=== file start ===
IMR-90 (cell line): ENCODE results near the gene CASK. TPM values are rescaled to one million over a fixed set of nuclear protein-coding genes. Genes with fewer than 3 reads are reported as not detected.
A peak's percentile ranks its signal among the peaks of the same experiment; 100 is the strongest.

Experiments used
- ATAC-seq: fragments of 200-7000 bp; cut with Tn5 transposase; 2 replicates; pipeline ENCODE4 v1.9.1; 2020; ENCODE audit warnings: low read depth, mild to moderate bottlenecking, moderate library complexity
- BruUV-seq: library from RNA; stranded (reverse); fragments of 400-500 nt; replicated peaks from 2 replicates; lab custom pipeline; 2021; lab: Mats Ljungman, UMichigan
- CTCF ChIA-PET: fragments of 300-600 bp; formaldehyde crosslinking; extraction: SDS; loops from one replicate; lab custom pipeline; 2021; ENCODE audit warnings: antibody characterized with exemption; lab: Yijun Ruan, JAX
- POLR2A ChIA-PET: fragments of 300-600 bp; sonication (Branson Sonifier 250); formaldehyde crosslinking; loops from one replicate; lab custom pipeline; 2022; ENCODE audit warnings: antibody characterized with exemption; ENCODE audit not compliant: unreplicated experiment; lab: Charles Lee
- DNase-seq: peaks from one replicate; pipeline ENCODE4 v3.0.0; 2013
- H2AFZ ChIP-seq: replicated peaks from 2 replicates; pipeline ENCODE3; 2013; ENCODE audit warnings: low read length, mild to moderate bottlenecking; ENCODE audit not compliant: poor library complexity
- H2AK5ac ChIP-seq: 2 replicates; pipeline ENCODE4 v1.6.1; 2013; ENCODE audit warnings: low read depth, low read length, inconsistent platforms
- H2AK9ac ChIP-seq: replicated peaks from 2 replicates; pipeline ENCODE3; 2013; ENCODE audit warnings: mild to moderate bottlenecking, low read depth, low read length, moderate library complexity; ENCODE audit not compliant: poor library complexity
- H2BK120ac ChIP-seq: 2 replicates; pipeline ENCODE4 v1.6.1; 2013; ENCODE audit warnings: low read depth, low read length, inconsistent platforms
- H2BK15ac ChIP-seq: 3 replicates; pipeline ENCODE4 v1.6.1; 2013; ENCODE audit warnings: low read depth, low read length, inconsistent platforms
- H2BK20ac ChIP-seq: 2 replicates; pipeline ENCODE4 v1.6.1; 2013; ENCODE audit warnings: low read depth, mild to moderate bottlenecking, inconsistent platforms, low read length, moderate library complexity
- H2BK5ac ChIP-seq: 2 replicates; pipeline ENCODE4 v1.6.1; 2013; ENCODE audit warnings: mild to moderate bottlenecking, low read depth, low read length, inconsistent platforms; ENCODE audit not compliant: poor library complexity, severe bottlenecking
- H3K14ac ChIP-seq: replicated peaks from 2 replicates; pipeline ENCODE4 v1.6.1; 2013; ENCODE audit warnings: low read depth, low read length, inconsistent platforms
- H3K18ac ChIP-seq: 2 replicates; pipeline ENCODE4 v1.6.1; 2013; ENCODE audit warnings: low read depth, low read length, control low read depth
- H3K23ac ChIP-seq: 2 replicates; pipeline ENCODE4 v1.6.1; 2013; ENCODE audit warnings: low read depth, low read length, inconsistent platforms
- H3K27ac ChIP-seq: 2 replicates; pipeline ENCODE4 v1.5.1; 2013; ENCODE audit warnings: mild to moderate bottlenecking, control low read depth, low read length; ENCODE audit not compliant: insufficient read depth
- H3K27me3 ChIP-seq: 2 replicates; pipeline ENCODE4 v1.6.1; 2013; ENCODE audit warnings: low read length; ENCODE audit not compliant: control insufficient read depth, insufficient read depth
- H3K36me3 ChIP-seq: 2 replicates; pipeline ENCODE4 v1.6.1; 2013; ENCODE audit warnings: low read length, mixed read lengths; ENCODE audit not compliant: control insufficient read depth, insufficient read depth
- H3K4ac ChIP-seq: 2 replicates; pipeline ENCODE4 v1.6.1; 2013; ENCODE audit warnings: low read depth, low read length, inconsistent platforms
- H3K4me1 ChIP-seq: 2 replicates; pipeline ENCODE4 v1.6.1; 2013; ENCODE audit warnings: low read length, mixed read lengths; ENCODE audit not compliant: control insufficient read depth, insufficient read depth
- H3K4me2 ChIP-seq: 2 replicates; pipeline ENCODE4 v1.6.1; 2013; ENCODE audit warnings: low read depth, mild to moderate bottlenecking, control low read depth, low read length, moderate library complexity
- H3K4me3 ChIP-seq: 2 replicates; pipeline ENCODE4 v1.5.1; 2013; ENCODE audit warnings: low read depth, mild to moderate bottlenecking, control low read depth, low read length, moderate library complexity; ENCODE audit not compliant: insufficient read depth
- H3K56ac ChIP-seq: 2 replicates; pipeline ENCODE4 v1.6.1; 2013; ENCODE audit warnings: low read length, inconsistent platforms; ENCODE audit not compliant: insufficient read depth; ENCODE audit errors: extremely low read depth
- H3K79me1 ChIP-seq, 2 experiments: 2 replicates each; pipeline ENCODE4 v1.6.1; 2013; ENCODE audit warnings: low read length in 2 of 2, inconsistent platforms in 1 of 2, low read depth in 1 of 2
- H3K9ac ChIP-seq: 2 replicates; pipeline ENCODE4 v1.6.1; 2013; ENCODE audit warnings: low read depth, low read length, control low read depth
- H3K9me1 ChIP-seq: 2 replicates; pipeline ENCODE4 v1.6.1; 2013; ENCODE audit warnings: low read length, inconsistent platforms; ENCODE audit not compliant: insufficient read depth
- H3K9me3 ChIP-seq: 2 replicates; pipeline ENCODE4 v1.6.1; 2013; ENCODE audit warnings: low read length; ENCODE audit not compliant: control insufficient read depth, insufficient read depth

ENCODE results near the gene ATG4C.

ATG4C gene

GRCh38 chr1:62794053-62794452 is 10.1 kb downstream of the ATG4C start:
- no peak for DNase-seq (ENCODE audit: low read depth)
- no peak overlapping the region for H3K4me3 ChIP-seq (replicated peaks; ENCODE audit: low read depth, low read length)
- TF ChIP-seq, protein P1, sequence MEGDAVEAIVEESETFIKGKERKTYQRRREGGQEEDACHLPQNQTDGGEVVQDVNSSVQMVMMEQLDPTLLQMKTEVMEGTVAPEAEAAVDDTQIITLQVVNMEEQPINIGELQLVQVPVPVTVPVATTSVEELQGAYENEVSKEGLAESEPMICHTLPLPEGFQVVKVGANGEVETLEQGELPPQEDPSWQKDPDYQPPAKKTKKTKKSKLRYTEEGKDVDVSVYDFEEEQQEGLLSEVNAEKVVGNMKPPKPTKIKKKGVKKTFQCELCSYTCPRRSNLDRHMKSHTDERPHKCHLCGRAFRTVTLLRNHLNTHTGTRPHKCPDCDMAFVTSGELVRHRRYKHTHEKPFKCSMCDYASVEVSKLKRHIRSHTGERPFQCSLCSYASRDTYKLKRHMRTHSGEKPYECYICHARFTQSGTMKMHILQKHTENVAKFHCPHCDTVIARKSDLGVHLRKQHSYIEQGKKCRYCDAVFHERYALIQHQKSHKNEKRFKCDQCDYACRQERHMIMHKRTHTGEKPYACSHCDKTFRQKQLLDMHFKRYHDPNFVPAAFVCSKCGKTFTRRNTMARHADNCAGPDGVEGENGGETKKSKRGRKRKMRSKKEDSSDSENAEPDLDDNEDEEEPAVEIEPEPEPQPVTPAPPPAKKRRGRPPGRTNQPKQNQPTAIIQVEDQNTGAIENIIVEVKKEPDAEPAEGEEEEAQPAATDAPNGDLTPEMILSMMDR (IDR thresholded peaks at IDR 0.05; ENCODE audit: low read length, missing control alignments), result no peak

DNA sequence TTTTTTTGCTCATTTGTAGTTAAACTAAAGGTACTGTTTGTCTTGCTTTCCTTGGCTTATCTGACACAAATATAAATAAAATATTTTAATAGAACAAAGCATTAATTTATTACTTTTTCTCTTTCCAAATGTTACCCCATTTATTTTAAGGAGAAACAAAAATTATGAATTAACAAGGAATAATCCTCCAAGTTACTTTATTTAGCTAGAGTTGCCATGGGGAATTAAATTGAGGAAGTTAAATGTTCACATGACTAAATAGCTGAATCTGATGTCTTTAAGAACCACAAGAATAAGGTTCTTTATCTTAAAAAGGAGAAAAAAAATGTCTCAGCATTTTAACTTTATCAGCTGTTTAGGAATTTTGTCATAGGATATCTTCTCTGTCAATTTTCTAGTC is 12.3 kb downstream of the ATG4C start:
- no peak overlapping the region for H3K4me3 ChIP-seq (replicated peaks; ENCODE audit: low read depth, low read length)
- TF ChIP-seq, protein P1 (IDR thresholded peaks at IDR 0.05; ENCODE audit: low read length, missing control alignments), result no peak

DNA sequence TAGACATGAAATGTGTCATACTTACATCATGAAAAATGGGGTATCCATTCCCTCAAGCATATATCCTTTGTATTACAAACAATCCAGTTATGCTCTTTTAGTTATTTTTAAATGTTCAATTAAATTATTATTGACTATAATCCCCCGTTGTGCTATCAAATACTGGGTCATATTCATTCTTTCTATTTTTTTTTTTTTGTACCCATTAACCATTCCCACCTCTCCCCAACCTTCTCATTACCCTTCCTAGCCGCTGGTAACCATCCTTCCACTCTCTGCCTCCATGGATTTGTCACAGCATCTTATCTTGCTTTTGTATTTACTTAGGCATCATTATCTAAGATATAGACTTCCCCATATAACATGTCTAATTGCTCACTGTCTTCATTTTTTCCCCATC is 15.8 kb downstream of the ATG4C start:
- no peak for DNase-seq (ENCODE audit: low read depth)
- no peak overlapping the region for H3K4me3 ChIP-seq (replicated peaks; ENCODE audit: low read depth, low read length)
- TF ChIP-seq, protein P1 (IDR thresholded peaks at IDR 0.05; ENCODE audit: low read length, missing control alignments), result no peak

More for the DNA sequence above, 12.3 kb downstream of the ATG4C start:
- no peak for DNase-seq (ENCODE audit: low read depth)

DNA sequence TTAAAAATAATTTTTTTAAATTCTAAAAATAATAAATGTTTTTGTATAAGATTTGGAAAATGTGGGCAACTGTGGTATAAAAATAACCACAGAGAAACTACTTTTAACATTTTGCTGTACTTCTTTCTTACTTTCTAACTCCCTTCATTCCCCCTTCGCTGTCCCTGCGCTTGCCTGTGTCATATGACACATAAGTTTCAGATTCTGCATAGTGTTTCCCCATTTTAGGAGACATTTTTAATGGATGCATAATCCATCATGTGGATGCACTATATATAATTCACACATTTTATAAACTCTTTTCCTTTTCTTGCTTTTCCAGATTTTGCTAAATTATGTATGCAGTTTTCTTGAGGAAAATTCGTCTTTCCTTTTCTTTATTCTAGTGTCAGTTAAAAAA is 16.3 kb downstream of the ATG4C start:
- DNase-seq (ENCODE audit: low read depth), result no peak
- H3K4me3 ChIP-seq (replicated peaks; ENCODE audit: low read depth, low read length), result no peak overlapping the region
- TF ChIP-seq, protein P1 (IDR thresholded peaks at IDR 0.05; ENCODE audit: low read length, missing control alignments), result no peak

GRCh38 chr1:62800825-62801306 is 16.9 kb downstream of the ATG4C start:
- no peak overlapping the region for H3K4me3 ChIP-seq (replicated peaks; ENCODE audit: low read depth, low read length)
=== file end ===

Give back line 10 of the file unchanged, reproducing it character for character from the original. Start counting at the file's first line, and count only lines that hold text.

- H2AK5ac ChIP-seq: 2 replicates; pipeline ENCODE4 v1.6.1; 2013; ENCODE audit warnings: low read depth, low read length, inconsistent platforms